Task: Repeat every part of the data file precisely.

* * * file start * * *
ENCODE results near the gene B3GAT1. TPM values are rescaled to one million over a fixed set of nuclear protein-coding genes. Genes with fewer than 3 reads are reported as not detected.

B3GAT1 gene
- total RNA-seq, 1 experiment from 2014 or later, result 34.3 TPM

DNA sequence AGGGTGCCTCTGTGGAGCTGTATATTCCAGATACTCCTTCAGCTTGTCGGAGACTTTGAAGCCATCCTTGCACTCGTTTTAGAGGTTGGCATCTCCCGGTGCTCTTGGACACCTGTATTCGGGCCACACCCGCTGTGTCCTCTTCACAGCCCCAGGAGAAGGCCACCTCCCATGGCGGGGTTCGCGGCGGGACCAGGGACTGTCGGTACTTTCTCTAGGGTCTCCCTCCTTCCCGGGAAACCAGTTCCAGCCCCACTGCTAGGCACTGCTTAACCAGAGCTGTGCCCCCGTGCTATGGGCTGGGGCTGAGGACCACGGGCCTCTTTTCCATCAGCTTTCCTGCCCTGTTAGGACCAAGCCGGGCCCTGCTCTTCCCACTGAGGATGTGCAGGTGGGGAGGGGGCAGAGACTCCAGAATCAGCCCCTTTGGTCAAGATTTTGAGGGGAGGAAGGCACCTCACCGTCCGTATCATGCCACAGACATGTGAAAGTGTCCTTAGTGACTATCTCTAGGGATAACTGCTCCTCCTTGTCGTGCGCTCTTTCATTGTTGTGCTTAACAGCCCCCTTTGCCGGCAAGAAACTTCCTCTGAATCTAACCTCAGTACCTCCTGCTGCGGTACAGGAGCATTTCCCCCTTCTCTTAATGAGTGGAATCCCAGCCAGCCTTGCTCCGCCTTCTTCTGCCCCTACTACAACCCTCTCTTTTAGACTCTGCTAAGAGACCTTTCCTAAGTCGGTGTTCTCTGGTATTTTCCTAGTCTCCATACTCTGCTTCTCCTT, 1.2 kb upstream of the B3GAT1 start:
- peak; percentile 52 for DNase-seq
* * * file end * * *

ENCODE results near the gene B3GAT1. TPM values are rescaled to one million over a fixed set of nuclear protein-coding genes. Genes with fewer than 3 reads are reported as not detected.

B3GAT1 gene
- total RNA-seq, 1 experiment from 2014 or later, result 34.3 TPM

DNA sequence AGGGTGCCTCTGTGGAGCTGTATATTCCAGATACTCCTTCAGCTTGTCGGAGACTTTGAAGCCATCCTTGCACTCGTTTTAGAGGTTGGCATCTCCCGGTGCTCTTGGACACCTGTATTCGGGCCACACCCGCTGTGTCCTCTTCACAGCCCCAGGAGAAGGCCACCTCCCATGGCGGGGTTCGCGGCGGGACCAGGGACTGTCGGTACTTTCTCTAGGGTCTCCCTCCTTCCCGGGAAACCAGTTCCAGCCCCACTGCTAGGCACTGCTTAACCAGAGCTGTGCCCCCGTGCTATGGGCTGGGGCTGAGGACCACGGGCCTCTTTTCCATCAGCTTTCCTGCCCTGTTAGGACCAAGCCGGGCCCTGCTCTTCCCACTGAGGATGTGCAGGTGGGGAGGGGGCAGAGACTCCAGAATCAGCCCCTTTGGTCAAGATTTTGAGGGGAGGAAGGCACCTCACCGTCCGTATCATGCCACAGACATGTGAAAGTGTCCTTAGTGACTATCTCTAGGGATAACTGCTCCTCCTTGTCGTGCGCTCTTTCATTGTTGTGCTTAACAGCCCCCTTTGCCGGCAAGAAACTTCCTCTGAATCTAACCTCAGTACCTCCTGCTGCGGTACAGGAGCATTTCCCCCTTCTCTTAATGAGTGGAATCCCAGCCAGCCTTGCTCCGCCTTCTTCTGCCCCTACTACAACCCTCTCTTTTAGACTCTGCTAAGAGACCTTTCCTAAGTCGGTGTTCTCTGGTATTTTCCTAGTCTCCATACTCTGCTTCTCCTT, 1.2 kb upstream of the B3GAT1 start:
- peak; percentile 52 for DNase-seq